In English, many things are named after a particular country – but have you ever wondered what those things are called in those countries?
- The sun had begun to slip behind the copse of trees just beyond the parking lot, the rich crimson and honey folding and unfolding into one another.
- The road curved, a copse of trees obscuring the view ahead.
- The full moon shone with a bright radiance as Vincent walked slowly down the sidewalk of the park, which was sometimes alongside the lake, sometimes going through a copse of trees.
- The young great green macaw wobbled aerially into a nearby copse of trees, where it disappeared in the dense leaves, green vanishing into green.
- We preferred to forage on grassy plains dotted with copses of trees because they offered protection from predators, which we could easily spot as they crept up on us in the short grass.
- I don't see the hedges, the trees, the copses; and the flights of wild fowl passing across my window go unseen, too.
- It transpires that the ‘pink tree’ is not in the immediate environs of White Wells but is, in fact, close to the copse of trees near Backstone Beck.
- For a start, when you drive through the gate, instead of just driving through just a field of grass, you actually drive through copses of trees and little forests.
- Gradually, I descended into the marshes; there was a little copse of trees off to my right so I made for that direction, hoping against hope to find some dry wood.
- Somerset looked as if it'd just got out of the shower and wasn't properly towel-dried yet, with trees and copses and hedgerows on all sides bedraggled and uncombed.
- While we waited for our tour guide, an Irishman named Willie Leahy, we were treated to lunch beneath a weeping copse of trees.
- As one approaches the copse of trees at the entrance to Tobernalt, one usually stands still by a large rock to look around in the shady dim light.
- Cindy swallowed and nodded without a word as the two of them headed across the cropped green lawn toward a small gazebo nestled underneath a copse of danra trees.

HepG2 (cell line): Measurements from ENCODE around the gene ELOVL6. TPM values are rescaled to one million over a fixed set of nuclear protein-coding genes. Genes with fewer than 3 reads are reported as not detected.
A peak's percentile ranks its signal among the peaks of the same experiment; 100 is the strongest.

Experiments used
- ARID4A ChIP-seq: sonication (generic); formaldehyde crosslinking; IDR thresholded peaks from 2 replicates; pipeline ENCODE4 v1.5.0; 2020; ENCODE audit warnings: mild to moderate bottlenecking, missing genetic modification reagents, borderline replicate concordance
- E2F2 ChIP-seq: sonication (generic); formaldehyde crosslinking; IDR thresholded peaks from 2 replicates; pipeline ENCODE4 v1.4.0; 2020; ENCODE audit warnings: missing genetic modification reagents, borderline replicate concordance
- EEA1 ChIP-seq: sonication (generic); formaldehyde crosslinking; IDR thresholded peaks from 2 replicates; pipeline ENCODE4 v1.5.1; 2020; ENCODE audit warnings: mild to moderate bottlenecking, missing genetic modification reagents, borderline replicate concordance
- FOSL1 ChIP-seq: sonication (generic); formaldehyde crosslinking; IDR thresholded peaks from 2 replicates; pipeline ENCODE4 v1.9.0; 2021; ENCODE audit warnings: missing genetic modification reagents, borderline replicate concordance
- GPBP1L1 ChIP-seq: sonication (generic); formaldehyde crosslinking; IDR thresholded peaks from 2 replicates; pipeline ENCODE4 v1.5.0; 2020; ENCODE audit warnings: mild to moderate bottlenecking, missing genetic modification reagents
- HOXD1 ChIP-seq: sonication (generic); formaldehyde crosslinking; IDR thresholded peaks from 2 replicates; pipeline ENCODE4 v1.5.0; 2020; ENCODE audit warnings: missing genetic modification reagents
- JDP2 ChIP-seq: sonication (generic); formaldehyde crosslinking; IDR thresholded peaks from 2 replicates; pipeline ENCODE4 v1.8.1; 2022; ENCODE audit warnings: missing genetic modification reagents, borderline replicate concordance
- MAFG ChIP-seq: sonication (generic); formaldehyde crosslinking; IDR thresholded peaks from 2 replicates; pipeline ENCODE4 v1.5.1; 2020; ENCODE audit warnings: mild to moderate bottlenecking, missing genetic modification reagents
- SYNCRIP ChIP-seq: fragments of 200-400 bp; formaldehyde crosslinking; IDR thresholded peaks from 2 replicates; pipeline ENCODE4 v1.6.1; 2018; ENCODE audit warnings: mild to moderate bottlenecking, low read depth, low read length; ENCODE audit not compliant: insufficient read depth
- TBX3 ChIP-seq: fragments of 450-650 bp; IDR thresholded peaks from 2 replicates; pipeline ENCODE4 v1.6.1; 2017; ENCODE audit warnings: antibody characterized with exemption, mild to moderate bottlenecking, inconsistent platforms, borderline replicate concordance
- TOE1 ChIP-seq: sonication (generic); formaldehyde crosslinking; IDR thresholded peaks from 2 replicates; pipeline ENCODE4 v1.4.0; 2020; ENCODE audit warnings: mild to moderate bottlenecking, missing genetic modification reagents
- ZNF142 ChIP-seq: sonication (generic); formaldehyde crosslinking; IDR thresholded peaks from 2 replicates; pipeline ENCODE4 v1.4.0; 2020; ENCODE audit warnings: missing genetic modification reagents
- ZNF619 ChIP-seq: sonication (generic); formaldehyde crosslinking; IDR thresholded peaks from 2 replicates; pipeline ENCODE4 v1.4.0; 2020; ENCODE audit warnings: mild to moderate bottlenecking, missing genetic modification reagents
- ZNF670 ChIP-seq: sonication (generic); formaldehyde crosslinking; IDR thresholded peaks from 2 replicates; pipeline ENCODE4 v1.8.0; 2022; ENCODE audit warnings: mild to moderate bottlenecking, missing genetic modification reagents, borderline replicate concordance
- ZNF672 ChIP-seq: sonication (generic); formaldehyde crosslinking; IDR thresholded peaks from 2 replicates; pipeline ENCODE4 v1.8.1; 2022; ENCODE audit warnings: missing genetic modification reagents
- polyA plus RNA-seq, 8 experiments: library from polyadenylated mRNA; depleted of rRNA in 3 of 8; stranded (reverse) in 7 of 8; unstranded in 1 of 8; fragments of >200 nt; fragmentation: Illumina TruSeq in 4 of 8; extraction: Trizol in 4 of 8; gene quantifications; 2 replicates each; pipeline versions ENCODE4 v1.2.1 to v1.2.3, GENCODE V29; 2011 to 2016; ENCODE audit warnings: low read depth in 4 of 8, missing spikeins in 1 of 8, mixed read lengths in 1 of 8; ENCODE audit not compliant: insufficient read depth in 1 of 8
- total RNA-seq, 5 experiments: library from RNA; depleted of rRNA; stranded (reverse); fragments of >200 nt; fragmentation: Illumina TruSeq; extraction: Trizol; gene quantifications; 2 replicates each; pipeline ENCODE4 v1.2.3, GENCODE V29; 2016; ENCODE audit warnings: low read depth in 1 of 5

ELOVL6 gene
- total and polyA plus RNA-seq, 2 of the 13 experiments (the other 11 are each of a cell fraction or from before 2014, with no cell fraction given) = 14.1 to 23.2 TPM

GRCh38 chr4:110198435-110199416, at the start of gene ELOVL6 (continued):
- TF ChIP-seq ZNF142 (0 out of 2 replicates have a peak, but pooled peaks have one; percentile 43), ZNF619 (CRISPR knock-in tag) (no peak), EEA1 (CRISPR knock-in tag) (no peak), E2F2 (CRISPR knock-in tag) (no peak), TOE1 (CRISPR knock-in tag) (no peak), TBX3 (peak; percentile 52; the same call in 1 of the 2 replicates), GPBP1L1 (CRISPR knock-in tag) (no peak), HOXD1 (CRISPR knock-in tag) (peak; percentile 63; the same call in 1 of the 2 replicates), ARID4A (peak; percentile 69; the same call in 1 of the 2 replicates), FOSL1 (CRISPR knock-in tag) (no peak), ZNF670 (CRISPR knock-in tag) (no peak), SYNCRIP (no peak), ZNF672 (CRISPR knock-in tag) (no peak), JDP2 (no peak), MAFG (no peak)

- The ship had crashed into a copse of desert trees.
- That night they slept under a copse of low trees that hopefully concealed their whereabouts to any watching eyes in the tower that they now felt was very near.
- Two days ago, Noel had ridden out with the stable master, and together they had found the copse of trees Erik had been so eager to show his young wife.
- There was a large copse of trees in the distance.
- I was standing on the brow of a small hill behind my house, a warm breeze coming through the copse of trees behind me, and my eyes skimming over the roof tops and across to the lush fields in the distance.
- Guiding her into a copse of trees, Gil looked down at Laurie's face, finding confusion in her knitted brow.
- The Telegraph & Argus reported earlier this year how a copse of trees on the site was felled.
English has borrowed many of the following foreign expressions of parting, so you’ve probably encountered some of these ways to say goodbye in other languages.
Many words formed by the addition of the suffix –ster are now obsolete - which ones are due a resurgence?
As their breed names often attest, dogs are a truly international bunch. Let’s take a look at 12 different dog breed names and their backstories.